It was two years ago that A.J. Pierzynski came within an eyelash of signing with the Dodgers as a free agent.
But the White Sox snagged Adam Dunn, re-signed Paul Konerko and suddenly they were "all in" and back in the market for Pierzynski.
The Sox brought him back for two years and $8 million total, and Pierzynski remains a very popular figure on the South Side.
Now, Pierzynski is again facing free agency, but this time it's after a career year at the age of 35 -- and Pierzynski could find himself being offered two years at double the $4 million average he collected the last two seasons.
And that's why you have to wonder if Pierzynski's time on the South Side is nearly over.
The reality is Tyler Flowers deserves a chance to play, and he'll never get that with Pierzynski in front of him making big money.
There's never been any question about Flowers' defense, and many pitchers on the staff actually prefer throwing to Flowers over Pierzynski because he calls such a good game.
Whether Flowers can hit enough is a question, one the Sox haven't answered because of Pierzynski's presence, but Flowers' game-tying home run Saturday and game-winning blast Sunday certainly opened some eyes.
This probably isn't a surprise to White Sox GM Ken Williams, who insisted Flowers be part of the trade when the Sox sent Javy Vazquez to Atlanta.
So would the Sox part ways with Pierzynski and install Flowers as the starter next season?
It's not that simple.
First, it depends on how much Pierzynski wants and for how many years. It wouldn't make sense for the Sox to offer more than a year and probably not at the money the catcher would be wise to seek.
Pierzynski would be a fool not to ask for at least $8 million a year for two years. He might not get it, but it's worth asking when you've caught 1,000 innings for 11 straight seasons and this year lead the league -- among catchers -- in homers, RBI and OPS.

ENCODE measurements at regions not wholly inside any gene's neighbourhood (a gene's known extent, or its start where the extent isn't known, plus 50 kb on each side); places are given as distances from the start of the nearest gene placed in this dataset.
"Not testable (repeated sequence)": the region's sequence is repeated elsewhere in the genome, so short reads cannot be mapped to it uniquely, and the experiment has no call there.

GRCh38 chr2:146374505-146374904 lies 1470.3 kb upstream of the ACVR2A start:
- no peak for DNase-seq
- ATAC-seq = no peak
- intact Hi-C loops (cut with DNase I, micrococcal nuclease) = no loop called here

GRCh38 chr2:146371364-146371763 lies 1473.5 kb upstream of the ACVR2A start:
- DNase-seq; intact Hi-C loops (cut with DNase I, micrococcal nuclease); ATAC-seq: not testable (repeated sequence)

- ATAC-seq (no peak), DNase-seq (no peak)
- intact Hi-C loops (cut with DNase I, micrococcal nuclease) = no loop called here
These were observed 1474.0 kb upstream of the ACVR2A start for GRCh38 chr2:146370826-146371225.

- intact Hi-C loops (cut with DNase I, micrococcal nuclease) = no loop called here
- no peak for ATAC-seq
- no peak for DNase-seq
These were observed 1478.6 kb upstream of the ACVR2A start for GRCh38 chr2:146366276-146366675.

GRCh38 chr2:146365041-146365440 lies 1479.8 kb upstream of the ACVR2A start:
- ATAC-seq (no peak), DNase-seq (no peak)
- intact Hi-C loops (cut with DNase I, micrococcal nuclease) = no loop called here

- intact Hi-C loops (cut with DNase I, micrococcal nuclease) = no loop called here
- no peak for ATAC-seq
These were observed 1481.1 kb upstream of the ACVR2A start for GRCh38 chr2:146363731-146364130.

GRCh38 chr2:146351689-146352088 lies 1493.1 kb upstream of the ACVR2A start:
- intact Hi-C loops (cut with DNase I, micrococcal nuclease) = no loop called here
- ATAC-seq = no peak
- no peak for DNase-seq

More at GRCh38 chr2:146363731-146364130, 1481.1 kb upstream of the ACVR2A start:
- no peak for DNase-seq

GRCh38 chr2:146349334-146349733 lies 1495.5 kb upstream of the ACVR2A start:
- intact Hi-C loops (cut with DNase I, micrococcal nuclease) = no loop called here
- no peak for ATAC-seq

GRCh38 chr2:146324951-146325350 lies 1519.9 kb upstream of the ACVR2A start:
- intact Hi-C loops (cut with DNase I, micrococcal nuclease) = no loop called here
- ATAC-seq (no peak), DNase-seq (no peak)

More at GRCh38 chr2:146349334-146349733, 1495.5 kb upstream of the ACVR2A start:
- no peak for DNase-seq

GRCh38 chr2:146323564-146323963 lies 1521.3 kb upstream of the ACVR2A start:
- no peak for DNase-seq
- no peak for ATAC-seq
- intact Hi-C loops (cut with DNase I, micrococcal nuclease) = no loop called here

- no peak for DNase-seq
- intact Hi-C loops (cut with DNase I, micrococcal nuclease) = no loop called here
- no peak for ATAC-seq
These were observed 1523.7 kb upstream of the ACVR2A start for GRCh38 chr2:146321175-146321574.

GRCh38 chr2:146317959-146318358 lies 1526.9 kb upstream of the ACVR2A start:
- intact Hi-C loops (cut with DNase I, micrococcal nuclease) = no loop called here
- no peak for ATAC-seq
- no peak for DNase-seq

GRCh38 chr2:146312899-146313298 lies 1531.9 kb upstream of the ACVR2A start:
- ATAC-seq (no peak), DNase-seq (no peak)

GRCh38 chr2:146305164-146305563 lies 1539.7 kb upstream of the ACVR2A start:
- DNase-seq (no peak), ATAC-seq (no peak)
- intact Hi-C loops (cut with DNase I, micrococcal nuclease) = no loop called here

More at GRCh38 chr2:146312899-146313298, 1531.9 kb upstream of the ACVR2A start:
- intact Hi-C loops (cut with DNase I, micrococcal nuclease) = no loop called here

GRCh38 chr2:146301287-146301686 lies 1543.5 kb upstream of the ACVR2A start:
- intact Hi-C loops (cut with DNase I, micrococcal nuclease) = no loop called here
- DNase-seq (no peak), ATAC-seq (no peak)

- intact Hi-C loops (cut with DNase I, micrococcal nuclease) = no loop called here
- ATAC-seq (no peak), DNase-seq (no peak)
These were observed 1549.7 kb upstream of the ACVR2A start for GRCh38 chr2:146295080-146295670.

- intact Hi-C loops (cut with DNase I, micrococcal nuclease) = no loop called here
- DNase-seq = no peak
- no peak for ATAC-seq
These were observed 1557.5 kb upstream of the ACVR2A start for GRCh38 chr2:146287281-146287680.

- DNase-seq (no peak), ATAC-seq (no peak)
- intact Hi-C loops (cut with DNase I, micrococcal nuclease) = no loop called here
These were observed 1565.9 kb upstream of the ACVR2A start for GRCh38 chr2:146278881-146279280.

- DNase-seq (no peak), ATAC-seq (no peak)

But keep in mind that Pierzynski is a Jerry Reinsdorf favorite -- and that matters as much as any other factor.
Another dilemma for Williams is figuring out how to get more left-handed if he replaces Pierzynski with the right-handed hitting Flowers.
The Sox are already right-handed in right field (Alex Rios), left field (Dayan Viciedo), first base (Paul Konerko), second base (Gordon Beckham) and shortstop (Alexei Ramirez), and Flowers would mean at least six right-handed bats next season.
Designated hitter Adam Dunn and leadoff man Alejandro De Aza are the only left-handed batters currently penciled in for 2013, and right-handed batting Kevin Youkilis has a club option for $13 million the Sox probably think is pricey.
It doesn't mean they won't ponder bringing back Youkilis at a lower price, but he can make more on the open market than he would with the Sox, assuming they decline that option. Youkilis might even consider a return to Boston if Bobby Valentine doesn't.
Youkilis or not, as hard as it will be to find a left-handed hitting third baseman, Flowers in the lineup would likely mean that the Sox have seven right-handed bats next season.
That is a factor in Pierzynski's favor, but not enough to pay him what he could make selling himself in free agency, especially since some pitchers really like Flowers and some on the coaching staff feel the same way.
The Sox have a lot of tough calls to make while always keeping in mind the financial implications.
That will be only part of the decision on a catcher who has caught more games in a White Sox uniform than all but Ray Schalk, Sherm Lollar and Carlton Fisk.
It's more complicated than that. Then again, when A.J. Pierzynski is involved, it's always more complicated than that.
•Listen to Barry Rozner from 9 a.m. to noon Sundays on the Score's "Hit and Run" show at WSCR 670-AM, and follow him @BarryRozner on Twitter.